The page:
Beowulf has at least one completely boss paragraph:
    And another item lent by Unferth
    at that moment of need was of no small importance:
    the brehon handed him a hilted weapon,
    a rare and ancient sword named Hrunting.
    The iron blade with its ill-boding patterns
    had been tempered in blood. It had never failed
    the hand of anyone who hefted it in battle,
    anyone who had fought and faced the worst
    in the gap of danger. This was not the first time
    it had been called to perform heroic feats.

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    BrainleechBrainleech 機知に富んだコメントはここにあります Registered User regular
    The Catcher in the Rye
    And his Mary Shelly one is really a must see because of the mother she never knew
    https://www.youtube.com/watch?v=DmAWOq9RdsM

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    LalaboxLalabox Registered User regular
    like, waiting for godot is a long mediation on the meaningless and unanswered faith, and it's a play where nothing happens twice


    but it's fucking funny. It's really, really, really funny.

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    LalaboxLalabox Registered User regular
    a lot of those post modernist or existentialist texts often aren't popular because they are these really high brow things

    it's because they're really witty and really funny.

    Although i'm mostly thinking of Beckett and Stoppard.

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    StraightziStraightzi Here we may reign secure, and in my choice, To reign is worth ambition though in HellRegistered User regular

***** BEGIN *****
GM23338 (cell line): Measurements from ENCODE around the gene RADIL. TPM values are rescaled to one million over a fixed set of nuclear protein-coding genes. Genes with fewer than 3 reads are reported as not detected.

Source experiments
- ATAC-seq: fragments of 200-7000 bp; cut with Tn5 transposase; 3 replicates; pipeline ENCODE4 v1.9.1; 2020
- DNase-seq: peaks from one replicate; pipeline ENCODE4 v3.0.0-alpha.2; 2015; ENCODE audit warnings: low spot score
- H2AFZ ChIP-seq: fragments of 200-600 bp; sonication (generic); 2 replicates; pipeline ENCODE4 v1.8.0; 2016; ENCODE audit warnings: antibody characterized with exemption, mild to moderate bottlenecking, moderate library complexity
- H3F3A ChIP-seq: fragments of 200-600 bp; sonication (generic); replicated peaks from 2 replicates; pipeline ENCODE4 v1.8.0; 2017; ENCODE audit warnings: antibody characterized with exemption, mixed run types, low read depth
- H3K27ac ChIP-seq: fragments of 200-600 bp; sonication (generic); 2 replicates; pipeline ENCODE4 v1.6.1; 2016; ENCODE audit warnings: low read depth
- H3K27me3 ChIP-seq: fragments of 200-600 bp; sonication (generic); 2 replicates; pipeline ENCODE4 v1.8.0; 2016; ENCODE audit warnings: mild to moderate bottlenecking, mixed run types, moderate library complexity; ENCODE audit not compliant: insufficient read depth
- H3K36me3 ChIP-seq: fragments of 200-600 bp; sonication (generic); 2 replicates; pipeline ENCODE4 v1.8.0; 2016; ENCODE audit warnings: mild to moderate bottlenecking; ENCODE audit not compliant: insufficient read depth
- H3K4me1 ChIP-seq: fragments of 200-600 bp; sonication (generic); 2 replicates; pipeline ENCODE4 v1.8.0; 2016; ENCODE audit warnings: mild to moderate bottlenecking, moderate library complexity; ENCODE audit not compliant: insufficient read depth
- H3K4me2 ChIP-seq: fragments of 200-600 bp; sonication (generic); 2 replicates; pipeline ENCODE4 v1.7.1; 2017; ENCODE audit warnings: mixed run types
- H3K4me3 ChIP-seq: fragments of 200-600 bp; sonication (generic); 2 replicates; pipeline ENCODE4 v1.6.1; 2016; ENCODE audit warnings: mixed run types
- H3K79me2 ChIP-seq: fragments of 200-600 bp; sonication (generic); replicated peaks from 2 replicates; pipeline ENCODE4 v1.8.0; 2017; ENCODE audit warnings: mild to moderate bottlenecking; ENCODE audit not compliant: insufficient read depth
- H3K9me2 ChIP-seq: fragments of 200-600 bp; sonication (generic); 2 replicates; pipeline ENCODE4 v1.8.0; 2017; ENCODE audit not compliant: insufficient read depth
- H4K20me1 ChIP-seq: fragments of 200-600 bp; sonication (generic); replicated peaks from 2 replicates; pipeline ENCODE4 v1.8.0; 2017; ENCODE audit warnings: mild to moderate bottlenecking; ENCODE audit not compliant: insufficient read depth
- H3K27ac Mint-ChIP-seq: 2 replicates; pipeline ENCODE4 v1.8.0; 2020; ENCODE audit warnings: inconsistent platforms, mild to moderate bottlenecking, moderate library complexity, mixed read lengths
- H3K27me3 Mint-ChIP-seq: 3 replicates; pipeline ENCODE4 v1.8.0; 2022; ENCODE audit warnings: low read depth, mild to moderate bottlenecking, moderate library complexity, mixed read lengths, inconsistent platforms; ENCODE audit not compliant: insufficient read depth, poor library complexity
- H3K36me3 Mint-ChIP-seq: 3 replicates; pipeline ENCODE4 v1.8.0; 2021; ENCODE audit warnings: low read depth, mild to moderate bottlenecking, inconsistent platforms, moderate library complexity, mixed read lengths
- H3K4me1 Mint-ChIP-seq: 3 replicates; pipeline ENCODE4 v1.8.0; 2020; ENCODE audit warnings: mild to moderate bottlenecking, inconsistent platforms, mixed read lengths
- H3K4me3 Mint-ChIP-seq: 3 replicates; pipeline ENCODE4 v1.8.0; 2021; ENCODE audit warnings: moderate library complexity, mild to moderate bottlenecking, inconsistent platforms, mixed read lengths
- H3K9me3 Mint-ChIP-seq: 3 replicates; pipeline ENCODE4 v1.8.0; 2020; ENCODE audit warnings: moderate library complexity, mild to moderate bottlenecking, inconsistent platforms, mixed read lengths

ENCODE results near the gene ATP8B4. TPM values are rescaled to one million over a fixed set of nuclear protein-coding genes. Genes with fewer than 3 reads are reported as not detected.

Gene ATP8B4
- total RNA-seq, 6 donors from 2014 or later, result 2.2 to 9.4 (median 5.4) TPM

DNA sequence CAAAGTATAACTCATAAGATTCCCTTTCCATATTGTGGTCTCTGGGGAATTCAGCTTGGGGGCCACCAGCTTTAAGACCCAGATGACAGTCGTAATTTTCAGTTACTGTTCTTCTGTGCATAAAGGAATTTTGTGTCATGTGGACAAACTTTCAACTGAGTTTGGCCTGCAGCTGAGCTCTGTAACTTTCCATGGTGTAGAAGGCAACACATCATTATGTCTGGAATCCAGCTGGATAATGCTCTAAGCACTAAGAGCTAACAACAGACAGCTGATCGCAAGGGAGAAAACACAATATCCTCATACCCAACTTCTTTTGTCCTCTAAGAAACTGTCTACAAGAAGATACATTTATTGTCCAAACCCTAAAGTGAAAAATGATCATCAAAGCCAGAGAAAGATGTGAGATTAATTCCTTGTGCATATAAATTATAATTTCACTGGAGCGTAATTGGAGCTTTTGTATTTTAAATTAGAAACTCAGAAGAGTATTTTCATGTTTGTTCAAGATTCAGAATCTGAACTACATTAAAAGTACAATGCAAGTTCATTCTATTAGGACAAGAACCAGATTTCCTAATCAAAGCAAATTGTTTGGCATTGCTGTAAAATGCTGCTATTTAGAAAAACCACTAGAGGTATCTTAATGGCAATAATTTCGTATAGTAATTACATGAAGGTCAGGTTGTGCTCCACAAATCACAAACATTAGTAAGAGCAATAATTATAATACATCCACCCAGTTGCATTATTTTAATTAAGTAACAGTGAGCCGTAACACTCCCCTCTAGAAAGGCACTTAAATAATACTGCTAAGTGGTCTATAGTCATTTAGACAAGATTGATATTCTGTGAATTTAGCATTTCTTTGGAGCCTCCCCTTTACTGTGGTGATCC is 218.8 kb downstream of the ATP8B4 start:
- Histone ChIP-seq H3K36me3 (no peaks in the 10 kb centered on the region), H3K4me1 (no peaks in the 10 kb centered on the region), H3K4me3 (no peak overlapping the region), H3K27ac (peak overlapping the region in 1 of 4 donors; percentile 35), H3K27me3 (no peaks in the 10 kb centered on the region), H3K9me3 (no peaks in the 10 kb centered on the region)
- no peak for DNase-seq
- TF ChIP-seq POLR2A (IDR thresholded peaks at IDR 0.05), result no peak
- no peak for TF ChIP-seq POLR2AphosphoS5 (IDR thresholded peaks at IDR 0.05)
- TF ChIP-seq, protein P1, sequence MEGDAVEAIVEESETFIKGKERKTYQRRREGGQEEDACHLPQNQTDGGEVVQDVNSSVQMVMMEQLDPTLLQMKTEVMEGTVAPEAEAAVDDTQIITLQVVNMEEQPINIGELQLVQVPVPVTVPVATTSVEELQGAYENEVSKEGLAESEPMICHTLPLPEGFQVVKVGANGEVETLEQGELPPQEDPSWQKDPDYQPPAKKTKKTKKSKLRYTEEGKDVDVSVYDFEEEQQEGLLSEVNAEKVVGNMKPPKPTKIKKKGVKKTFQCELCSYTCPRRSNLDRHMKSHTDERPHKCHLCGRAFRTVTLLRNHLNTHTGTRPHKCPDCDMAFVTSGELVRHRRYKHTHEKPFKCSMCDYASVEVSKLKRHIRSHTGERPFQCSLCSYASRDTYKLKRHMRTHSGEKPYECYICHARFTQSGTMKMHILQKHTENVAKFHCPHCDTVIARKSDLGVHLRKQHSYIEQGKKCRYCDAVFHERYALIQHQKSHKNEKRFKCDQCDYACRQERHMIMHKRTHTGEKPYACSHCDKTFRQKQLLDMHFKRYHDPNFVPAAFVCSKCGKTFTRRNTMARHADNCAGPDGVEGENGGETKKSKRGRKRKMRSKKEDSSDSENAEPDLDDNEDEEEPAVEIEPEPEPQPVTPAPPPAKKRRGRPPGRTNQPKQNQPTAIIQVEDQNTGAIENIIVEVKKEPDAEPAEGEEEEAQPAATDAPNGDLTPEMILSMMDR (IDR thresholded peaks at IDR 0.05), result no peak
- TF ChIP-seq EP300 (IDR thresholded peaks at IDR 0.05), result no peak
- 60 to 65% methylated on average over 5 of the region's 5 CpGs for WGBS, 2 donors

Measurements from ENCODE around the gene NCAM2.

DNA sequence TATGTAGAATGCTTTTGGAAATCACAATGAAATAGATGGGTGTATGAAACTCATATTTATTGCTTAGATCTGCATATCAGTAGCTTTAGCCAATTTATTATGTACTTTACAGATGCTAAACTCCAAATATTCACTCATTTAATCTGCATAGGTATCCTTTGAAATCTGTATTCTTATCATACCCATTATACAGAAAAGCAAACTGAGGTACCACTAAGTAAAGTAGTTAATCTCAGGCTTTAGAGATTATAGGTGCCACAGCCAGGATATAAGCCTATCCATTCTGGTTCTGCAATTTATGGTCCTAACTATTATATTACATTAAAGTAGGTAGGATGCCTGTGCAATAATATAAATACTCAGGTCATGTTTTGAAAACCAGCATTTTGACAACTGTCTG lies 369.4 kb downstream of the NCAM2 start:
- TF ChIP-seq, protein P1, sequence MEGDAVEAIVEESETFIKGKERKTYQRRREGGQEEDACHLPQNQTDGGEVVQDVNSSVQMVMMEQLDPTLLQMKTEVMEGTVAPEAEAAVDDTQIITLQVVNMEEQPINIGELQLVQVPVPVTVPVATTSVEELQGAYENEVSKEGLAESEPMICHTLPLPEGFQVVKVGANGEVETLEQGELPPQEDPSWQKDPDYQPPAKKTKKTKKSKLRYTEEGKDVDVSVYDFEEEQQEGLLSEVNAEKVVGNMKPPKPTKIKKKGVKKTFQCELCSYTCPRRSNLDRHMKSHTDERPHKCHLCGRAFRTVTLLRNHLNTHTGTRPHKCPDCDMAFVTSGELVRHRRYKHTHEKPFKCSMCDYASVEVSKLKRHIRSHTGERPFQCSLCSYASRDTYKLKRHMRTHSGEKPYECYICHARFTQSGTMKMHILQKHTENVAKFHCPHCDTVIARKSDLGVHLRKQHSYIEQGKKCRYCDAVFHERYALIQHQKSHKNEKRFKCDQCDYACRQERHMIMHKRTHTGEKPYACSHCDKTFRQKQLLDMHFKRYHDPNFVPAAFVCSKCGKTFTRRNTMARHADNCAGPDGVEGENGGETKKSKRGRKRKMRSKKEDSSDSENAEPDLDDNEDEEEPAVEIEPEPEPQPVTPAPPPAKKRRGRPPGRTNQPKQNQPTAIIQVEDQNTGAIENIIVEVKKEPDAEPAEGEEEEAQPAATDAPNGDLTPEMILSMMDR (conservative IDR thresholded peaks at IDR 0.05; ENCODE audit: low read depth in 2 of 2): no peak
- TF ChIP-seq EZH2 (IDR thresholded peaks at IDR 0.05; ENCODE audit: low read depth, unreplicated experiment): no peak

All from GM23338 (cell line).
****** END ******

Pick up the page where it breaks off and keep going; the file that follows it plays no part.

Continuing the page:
Beckett and Stoppard are hacks

    (they've written some very good plays and are overall fine, but they come from a school of thought that gets very particular about the way that their plays are performed and has been known to get litigious about such matters if the director actually directs their play or the actors actually act)

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    bsjezzbsjezz Registered User regular
    @tynic i went with your suggestion to do 10 cloverfield lane with my class

    they just got up to the bit where
    howard shoots emmett

    and they flipped out. can't wait to watch the rest with them next week. even if it's not the best Human Condition fodder, it's a fun film :cool:

    sC4Q4nq.jpg
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    LalaboxLalabox Registered User regular
    Straightzi wrote: »
    Beckett and Stoppard are hacks

    (they've written some very good plays and are overall fine, but they come from a school of thought that gets very particular about the way that their plays are performed and has been known to get litigious about such matters if the director actually directs their play or the actors actually act)

    yeah that stuff is pretty bad

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    BilliardballBilliardball Registered User regular
    My school made us do Romeo and Juliet for the SATs in year 9 and then made us do it again for GCSE English.

    Wasn't a fan to begin with and was less so the second time around.

    On the upside at one point I got given The Call of the Wild for some sort of homework. Wizard of Earthsea at some point too.

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    The Escape GoatThe Escape Goat incorrigible ruminant they/themRegistered User regular
    edited August 2018
    The Catcher in the Rye
    I actually liked Great Gatsby when we read it in school so I followed it up by reading Catcher in the Rye of my own volition over the following summer. This was a Mistake.

    He's angsty for literally all of the wrong reasons! Also I'm still pissed about the fencing equipment.

    Edit: Also A Farewell to Arms was terrrrible. That War in Lit class turned out to be one of my favorite classes except for that one horribly boring, paint-drying disaster of a book. We literally just moved on like a third of the way through it because it was clear everyone in the class had given up reading it.

    The Escape Goat on
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    Capt HowdyCapt Howdy Registered User regular
    I forgive Farewell to Arms boringness since it gave Raimi a great sight gag 54 years later.

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    MulysaSemproniusMulysaSempronius but also susie nyRegistered User regular
    Sighs, Satin, and the Potion of Trembling Secrets: Part 4 of the Larlar Saga: Now a Minor Television Miniseries!!